modern rifle travels with such velocity
as to obviate the danger of a ragged
wound, and unless a vital organ lies in
the path of it, the recovery presents
no over-difficult problem."
London The war has brought about
two innovations in the leading London
theatres, a reduction of price, and the
privilege of sitting in the best seats
without wearing evening dress. The
stalls of Loudon houses which corres
pond to orchestra seats in America are
ordinarily sold at two and a half dol
lars, but several of the principal the
atres have reduced the price to two
dolars. Although there was no hard
and fast rule there was a custom
which only a few independent people
had the temerity to violate that every
i occupant of the fetalis should wear eve
ning dress. The exceedingly fashion
able theatres controlled by Sir Herbert
living tht managers are doing their
best to keep their houses open. Profit
sharing has been adopted by many
London and provisional establish
ments. London The number of "alien en
emies" in the United Kingdom, which
is estimated at from 50,000 to S0.000
including women and children, daily
becomes a matter of more concern.
Most of the better class have re
ceived police permit to remain at lib
erty, reporting at stated times to the
polce stations. Of these many contin
ue in employment, but the discharging
of clerks, teachers, . governesses and
servants of German or Austrian birth
is becoming more common as the
war feeling grows. The women, who
are required to register with the po
lice, are supported by charitable funds
or out of the "00,000 marks appropri
ated by the German government for
the relie'f of subjects in England. Bat
tiie vast majority of unemployed and
penniless, who are a charge on society
and a source of concern to the police,
have been gathered into various de
At one of the?e camps at Aldershot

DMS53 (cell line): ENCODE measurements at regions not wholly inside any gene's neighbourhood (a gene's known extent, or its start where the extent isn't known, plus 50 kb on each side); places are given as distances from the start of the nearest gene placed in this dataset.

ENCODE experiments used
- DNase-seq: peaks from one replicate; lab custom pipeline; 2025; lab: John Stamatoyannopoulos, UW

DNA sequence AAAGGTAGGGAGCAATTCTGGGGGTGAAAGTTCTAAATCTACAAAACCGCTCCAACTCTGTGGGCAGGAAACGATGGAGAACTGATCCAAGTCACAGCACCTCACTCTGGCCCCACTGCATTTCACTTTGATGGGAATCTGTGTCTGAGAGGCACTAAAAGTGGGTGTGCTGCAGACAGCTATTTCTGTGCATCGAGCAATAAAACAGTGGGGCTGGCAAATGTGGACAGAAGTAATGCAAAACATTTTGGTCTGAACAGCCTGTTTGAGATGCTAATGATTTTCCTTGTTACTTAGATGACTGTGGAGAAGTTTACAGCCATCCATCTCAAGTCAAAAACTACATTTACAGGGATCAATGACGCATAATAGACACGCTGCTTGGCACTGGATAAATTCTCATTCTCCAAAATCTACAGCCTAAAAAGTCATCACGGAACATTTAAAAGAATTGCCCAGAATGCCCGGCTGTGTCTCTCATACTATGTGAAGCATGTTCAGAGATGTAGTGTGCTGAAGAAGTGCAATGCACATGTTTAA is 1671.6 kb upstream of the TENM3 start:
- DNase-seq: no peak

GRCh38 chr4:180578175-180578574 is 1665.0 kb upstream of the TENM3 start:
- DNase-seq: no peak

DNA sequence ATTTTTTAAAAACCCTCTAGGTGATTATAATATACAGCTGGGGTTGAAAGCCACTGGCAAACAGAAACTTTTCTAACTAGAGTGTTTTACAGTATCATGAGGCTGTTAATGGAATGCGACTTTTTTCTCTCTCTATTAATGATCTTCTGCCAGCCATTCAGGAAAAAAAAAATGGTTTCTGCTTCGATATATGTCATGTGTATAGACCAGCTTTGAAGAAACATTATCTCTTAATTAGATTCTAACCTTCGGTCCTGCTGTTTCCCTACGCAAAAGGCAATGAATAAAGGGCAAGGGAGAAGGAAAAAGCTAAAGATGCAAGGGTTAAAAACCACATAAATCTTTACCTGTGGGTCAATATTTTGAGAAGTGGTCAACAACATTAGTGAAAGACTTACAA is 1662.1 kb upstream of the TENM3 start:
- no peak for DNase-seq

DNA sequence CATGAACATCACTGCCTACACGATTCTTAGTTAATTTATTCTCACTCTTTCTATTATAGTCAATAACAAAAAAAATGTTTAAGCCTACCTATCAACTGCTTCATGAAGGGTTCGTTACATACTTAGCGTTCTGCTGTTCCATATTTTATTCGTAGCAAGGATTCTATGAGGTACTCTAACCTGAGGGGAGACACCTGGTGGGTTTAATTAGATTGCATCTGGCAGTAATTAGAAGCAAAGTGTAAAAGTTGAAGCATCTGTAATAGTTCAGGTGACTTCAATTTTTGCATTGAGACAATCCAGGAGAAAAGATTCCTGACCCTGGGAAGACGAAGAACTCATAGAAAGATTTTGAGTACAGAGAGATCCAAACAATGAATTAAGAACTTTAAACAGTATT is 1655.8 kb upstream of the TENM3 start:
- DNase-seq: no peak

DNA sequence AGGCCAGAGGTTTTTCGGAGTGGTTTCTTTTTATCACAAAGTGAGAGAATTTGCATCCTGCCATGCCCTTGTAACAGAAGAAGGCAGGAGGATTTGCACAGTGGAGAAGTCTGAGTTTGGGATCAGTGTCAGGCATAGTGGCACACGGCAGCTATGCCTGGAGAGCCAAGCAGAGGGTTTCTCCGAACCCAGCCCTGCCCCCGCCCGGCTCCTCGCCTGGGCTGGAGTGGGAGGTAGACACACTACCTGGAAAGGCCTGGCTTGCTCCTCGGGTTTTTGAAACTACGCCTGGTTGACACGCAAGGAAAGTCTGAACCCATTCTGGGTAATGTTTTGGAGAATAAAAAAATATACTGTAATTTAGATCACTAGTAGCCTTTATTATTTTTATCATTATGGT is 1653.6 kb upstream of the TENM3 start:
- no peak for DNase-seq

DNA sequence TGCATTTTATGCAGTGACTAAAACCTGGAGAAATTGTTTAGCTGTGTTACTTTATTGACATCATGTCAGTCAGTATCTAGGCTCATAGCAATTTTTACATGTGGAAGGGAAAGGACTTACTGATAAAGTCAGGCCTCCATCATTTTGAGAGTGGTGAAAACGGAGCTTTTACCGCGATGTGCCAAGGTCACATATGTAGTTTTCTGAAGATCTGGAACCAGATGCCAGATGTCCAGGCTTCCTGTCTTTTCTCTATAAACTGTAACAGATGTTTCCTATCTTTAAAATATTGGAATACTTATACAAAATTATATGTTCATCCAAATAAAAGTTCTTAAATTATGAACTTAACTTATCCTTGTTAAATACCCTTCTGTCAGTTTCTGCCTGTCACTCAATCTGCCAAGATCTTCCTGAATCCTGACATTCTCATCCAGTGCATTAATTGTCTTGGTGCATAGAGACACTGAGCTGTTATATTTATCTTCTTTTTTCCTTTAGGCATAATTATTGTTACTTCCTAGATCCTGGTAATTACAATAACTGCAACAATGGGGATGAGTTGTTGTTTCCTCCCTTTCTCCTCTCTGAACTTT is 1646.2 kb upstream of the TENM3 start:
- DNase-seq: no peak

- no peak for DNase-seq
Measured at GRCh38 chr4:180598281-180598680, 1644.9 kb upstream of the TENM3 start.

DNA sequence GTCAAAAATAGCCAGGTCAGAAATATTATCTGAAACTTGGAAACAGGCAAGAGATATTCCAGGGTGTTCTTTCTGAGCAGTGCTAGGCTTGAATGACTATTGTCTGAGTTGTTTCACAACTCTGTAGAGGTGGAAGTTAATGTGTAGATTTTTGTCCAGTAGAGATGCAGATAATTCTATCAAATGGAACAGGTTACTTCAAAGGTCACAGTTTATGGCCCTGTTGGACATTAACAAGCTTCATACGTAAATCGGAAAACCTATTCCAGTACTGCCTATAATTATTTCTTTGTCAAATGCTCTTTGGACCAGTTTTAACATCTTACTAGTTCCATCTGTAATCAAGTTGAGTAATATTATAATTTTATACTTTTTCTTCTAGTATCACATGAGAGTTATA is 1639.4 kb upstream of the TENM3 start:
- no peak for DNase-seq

ther, are over 2,000 inmates. They
live in a tent within a barbed wire en
closure. As an extra inducement to
remain Inside the barbed wire, tiie
prisoners are deprived of thfir shoes.
Other large camps are at Liverpool
and Manchester. It is expected that
the prisoners will soon be put to work
ine th fields, just as all the detained
aliens have in Germany.
In the great steel and glass pavilion
known as the Olympia, where fashion
and nobility gathered for the annual
military tournament aud the horse
show recently, some six hundred Ger
mans, Austrian s and Hungarians are
The prisoners have plenty of space
for exercise, which takes generally tiie
form of chilren's games. They run af
ter each other and shout like boys in a
The Use of Bisurated
In these davs of almost universal in
digestion, dyspepsia and other stomafii
trouble, the recent announcement by a
great specialist that pure bisurated
magnesia is an almost infallible rem
edy for nearlv all forms of stocKico
ticubli?. will come as a welcome 8r;
prisa to all suri'erers. A ;easpcouul
in a little water immedjatelv after end
ing, or whenever pain is tVlt. neutral
izes the excess acid, and instantiv
steps th? fermentation ami pai:i
Those who use bisurated manit-sia
regularly for a week or to usual.lv
find that the trouble has entirely dis- (
at peai ed, and norm;)! dim -lion is com
pletely restored. tAJv.i
TMOX & LAXDAUER
Corner Second and Harrison.
Get under a winner
OU might as well have
the satisfaction of
knowing you're wearing the
hat that is leading the race.
Tne S. & L. "Motor
is the hit of the season. Ls here in
the three best colors mirjne, b'ack
and tartan, with contrast bands.
And the Price O
I .. lfc. jf. .--.iJL-J.- -J